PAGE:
Bilateral acute angle closure glaucoma as a presentation of isolated microspherophakia in an adult: case report
© Kaushik et al; licensee BioMed Central Ltd. 2006
Received: 12 May 2006
Accepted: 07 July 2006
Published: 07 July 2006
Bilateral simultaneous angle closure glaucoma is a rare entity. To our knowledge this is the first reported case of bilateral acute angle-closure glaucoma secondary to isolated microspherophakia in an adult.
A 45-year-old woman presented with bilateral acute angle closure glaucoma, with a patent iridotomy in one eye. Prolonged miotic use prior to presentation had worsened the pupillary block. The diagnosis was not initially suspected, and the patient was subjected to pars-plana lensectomy and anterior vitrectomy for a presumed ciliary block glaucoma. The small spherical lens was detected intraoperatively, and spherophakia was diagnosed in retrospect. She had no systemic features of any of the known conditions associated with spherophakia. Pars-plana lensectomy both eyes controlled the intraocular pressure successfully.
This case demonstrates the importance of considering the diagnosis of isolated microspherophakia in any case of bilateral acute angle closure glaucoma. Lensectomy appears to be an effective first-line strategy for managing these patients.
Bilateral simultaneous acute angle closure is a rare entity, infrequently reported after psychotropic drug intake, [1–3] general anesthesia,  or snake bite . Spherophakia is an uncommon condition in which the small, spherical lens may led to pupillary block and secondary angle closure glaucoma. We present a case of isolated microspherophakia presenting as bilateral acute angle-closure glaucoma in a middle-aged woman.
The patient was given Injection Mannitol 20% 350 ml stat. followed by systemic acetazolamide 250 mg four-times-a day, Syrup Glycerol 30 ml thrice-a-day, topical timolol maleate 0.5% twice-a-day and Brimonidine 0.15% twice-a-day. Pilocarpine was withheld since the iris-lens diaphragm was anteriorly displaced. The IOP reduced to 34 and 38 mmHg respectively.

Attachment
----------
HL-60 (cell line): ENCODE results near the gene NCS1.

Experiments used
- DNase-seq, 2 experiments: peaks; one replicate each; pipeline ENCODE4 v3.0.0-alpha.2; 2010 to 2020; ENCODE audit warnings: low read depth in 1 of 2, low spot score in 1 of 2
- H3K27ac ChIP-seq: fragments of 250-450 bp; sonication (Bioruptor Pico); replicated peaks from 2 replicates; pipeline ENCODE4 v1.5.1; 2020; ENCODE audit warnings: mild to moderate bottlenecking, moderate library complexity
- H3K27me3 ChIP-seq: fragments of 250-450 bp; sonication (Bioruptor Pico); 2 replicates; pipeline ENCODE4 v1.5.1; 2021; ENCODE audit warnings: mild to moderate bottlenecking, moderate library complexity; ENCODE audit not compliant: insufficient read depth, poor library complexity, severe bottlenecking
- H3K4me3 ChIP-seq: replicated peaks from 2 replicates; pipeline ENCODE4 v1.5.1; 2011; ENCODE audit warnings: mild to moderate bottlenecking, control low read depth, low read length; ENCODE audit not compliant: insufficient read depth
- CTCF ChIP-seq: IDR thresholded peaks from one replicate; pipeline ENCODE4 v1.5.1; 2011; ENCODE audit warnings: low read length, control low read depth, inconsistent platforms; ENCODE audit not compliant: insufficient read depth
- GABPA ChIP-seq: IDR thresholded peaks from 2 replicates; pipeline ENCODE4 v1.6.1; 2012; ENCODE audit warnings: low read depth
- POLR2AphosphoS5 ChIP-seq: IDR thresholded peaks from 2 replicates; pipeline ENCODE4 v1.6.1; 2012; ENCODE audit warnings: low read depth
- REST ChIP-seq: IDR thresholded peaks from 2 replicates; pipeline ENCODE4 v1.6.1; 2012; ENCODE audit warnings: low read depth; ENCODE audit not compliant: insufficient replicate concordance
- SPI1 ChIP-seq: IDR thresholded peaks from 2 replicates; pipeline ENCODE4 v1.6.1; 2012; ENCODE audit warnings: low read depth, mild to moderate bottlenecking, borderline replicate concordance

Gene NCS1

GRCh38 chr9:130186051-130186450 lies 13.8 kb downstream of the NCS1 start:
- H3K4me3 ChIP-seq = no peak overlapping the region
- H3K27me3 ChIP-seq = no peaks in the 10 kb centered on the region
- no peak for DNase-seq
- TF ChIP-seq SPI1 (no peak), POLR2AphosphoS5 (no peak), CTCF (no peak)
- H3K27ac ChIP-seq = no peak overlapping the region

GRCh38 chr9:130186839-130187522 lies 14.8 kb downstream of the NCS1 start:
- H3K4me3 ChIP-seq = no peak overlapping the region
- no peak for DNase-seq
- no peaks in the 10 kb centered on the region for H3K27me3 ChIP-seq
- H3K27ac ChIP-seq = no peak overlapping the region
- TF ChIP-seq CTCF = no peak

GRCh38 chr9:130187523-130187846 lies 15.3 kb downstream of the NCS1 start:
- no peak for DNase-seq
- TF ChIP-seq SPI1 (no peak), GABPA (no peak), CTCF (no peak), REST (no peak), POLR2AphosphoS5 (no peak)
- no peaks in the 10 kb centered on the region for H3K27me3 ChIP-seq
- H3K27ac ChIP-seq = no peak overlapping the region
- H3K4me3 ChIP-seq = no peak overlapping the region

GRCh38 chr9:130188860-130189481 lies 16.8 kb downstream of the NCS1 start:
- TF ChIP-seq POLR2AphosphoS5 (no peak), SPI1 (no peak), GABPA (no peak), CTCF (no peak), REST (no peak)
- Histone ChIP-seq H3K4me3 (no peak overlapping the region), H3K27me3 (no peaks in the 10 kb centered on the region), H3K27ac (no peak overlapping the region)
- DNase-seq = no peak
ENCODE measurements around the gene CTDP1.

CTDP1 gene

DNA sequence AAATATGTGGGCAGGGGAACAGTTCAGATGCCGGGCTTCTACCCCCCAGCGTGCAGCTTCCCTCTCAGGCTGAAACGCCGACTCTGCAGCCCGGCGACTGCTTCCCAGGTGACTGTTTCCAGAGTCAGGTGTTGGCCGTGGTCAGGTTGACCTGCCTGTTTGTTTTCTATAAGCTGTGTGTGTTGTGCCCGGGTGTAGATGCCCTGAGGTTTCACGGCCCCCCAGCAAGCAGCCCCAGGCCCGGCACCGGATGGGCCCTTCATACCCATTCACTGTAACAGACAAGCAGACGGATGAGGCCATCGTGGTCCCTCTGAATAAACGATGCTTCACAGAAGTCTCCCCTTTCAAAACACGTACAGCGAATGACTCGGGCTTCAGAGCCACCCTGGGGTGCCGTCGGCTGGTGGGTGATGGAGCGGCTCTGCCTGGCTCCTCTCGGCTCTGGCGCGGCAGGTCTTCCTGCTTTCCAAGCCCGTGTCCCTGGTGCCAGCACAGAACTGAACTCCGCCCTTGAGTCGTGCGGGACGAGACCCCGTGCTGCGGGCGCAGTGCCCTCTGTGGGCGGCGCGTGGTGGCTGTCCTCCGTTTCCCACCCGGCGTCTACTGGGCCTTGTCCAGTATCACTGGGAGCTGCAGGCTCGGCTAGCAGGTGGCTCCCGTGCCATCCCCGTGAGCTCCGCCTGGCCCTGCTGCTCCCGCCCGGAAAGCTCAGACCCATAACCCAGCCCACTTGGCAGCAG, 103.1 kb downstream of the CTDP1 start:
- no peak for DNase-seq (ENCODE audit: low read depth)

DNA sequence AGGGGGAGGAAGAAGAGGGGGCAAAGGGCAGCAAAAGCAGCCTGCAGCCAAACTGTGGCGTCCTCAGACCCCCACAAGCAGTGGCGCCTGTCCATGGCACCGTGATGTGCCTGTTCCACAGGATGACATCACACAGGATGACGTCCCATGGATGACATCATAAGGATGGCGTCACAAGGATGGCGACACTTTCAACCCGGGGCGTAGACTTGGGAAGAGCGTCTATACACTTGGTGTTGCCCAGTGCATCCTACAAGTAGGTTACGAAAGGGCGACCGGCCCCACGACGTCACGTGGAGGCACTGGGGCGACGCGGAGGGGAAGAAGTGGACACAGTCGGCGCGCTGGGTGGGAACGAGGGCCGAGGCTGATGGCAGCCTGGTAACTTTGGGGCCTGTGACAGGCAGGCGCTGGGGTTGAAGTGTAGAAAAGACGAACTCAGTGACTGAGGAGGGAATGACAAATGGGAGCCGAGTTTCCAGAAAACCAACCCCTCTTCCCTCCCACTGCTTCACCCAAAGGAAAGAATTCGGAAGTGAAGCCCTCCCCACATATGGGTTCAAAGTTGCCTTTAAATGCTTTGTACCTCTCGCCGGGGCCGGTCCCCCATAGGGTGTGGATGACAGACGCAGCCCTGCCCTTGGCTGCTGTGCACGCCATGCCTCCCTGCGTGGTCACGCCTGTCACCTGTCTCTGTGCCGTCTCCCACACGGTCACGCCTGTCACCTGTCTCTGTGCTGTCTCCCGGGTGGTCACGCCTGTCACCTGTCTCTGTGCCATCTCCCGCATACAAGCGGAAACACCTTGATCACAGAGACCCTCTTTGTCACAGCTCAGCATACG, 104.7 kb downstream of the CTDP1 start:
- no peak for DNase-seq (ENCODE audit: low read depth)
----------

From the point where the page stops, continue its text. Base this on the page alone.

This response to cycloplegic treatment strengthened the possibility of a ciliary block glaucoma, and the patient underwent a pars-plana lensectomy and anterior vitrectomy (PPL-AV) in the left eye. Intraoperatively, under pupillary dilatation, the lens was found to be small and spherical (Fig 4, top right), suggestive of microspherophakia. Following surgery (Fig 4, bottom left), the IOP reduced to 12 mm Hg without medication with total relief of symptoms.
The right eye was re-examined under dilatation. The lens was small and spherical with the lens edge seen within the pupillary margin (Fig 4, bottom right). Microspherophakia was diagnosed in retrospect, with prolonged inverse angle closure glaucoma. We assessed the patient with particular reference to systemic conditions associated with spherophakia, such as Weill-Marchesani's syndrome, Marfan's syndrome and homocystinemia. She was of average height (155 cm), and moderately built. She had normal skeletal proportions with no evidence of arachnodactyly, short and stubby fingers or reduced joint mobility. There was no anterior chest deformity or scoliosis. The cardiovascular examination was within normal limits. Urine chromatography for homocystinuria was negative.
Despite our best efforts, the patient could not be contacted in rural Nepal for subsequent follow-ups. This also resulted in our inability to obtain informed consent from the patient for publication of this case report.